Will the Myrcene in CBD Make Me High?

Ask JB-Myrcene-1

When I was in school, there was a persistent rumor going around college campuses that smoking bananas got you pleasantly stoned. Now in those pre-internet days, I’m not sure exactly how rumors like this got around, but get around they did, and dozens—if not thousands—of college kids put banana skins in the microwave, crumbled up the remains and rolled it into a “joint” and smoked it. Meanwhile, everyone claimed to know at least one person who could personally attest to how this little ritual did indeed get you stoned.

A Bunch of Smoking Bananas

Except, of course, it didn’t. All smoking bananas got you was a dorm room full of floating banana ashes and an annoying smell of burnt bananas that you couldn’t get out of the room for weeks.

Fast forward a few decades, plug the Internet into the equation and voilà, we have our very own version of “smoking bananas”: the persistent (and incorrect) rumor that myrcene will get you stoned.

Myrcene, by the way, is a terpene, and we’ll be discussing those a lot in future blogs. For now, just know that terpenes are delightful plant compounds that are found in all varieties of the cannabis plant—including hemp—as well as in fruits like mangos (more on the mango issue in a minute). So if you’re ingesting a full-spectrum oil, you’re likely to be consuming some myrcene.

And to cut to the chase: No, it most certainly doesn’t get you high. And yes, you can find 50 articles on the Internet that will tell you it does. They’re wrong.

Forget the Mango Rumors, Too

The source of the original rumor is actually a bit of incorrect but popular folk wisdom from the days when stoners and potheads were the only ones who talked to each other about cannabis. According to the Internet, it’s a “well-known fact” that if you eat a nice ripe mango about ½ an hour before you smoke, you’ll get even higher and it will come on faster.

(Note: there is not a shred—and I mean shred—of actual scientific evidence that this is true. But the rumor certainly sold a lot of mangos to potheads, just as the rumor about bananas did a generation earlier.)

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Once it became accepted “fact” that eating mangos helped marijuana work better, the rumor progression—something like a game of "telephone"—went something like this:

  • Eating mangos “turbocharges” the THC in marijuana.
  • Mangos contain a high amount of a terpene called myrcene. Forgetting that correlation does not equal causation, people simply assumed it was myrcene responsible for the turbo-charging effect.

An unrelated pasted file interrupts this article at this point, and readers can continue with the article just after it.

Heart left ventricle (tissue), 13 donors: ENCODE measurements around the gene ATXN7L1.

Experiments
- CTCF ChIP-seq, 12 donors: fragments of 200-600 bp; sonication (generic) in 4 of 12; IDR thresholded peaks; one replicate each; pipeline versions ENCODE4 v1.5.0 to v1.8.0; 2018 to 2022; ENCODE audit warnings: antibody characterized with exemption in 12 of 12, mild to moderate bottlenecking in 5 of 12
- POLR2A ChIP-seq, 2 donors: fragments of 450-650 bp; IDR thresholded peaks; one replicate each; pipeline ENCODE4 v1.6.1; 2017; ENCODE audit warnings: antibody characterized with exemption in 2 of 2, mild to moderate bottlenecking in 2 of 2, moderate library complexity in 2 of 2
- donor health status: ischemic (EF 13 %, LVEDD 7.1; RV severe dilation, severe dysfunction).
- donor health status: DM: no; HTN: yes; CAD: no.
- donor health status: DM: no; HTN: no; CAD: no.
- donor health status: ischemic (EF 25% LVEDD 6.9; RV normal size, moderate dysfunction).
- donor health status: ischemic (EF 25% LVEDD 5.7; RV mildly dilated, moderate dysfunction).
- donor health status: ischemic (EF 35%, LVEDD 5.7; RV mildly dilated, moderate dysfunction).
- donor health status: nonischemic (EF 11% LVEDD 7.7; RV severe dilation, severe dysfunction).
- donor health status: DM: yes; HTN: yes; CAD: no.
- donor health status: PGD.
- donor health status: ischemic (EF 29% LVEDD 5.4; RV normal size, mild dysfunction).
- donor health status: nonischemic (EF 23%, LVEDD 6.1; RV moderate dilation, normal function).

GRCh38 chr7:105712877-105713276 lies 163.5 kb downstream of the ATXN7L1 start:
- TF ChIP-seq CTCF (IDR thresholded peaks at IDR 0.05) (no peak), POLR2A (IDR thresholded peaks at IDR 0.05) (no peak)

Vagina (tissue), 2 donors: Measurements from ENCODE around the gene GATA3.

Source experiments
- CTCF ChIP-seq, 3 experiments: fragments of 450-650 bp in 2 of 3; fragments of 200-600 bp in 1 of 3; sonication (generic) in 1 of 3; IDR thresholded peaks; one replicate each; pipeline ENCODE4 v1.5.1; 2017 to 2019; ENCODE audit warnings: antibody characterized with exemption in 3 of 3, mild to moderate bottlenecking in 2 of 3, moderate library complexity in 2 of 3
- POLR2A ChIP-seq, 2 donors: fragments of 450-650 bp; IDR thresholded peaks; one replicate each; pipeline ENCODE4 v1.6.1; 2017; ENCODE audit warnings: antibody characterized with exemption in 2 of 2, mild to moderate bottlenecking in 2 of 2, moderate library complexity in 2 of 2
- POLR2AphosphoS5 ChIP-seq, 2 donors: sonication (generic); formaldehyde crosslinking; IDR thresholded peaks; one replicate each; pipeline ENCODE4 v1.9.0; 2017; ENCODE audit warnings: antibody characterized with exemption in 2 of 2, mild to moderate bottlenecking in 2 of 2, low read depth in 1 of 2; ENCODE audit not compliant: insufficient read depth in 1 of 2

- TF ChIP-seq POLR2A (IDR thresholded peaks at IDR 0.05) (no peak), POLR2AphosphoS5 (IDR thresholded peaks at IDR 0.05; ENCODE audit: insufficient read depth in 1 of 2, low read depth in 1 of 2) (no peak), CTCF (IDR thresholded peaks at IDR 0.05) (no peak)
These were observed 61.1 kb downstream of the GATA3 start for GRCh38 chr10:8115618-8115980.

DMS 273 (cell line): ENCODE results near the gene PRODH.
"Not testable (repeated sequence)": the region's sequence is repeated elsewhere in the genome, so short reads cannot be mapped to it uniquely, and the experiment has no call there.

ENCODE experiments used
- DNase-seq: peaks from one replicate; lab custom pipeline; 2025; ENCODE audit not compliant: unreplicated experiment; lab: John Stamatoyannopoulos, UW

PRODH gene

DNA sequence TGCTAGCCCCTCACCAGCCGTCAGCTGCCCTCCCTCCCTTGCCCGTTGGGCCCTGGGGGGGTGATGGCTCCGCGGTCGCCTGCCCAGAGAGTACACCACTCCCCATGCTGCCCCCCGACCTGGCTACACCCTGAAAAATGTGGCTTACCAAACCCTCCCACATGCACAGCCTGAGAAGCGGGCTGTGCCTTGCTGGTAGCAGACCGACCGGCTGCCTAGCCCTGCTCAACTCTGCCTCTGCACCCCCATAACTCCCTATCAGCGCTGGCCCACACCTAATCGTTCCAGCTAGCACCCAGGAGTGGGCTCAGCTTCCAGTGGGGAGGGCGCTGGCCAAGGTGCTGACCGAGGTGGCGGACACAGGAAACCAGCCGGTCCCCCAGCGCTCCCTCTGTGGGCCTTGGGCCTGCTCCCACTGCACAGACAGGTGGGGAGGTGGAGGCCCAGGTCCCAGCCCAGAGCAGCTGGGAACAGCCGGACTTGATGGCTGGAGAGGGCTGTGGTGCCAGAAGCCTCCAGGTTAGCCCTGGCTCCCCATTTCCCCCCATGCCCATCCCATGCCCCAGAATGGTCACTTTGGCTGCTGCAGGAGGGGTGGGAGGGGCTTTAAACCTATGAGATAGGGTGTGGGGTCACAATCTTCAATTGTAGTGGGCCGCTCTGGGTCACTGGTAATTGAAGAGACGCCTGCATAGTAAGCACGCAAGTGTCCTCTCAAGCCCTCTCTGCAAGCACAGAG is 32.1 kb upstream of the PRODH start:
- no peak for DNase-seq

Then “Myrcene activates THC”—still an unproven hypothesis, remember—got shortened to “myrcene gets you high.” And that’s what we’re still hearing (and answering questions about) to this day.

So let’s be clear: It doesn’t.

The interesting thing is that even if myrcene actually did turbo-charge THC in some way—which is far from accepted fact—it wouldn’t much matter to people using full-spectrum CBD-hemp oil, because there’s not enough THC in hemp to turbo-charge in the first place.

The Truth About Myrcene

Now let’s be clear: There is some evidence that certain terpenes help certain cannabinoids cross the blood brain barrier. And some evidence that they may stimulate CB-1, one of the two primary receptors in the body for cannabinoids. But which terpenes we’re talking about and which cannabinoids they may “activate” is very far from settled science.

Remember, terpenes are the fragrant oils that are secreted in different strains of cannabis, along with the other cannabinoids (i.e., CBD, THC). They’re what you smell when you smell cannabis, and they have distinctive odors and flavors, as well as different properties. They’re actually extremely important if for no other reason than they interact with other compounds in the cannabis plant, strengthening the effect of some while weakening the effect of others.

We want our terpenes, and all the other wonderful plant compounds found in hemp (like flavonoids and cannabinoids), to play an active, synergistic role in our high-end CBD products, and we hope that they do indeed interact and help each other get the job done—that, after all, is what the entourage effect is all about!

What we don’t want—or need—is more misinformation about what they do and how they behave, and more Internet rumors about them that have no scientific basis.

“Myrcene gets you high” is one of those rumors. Time to put it to bed once and for all.

Jonny Bowden, PhD, CNS is a board-certified nutritionist and best-selling author. jonnybowden.com

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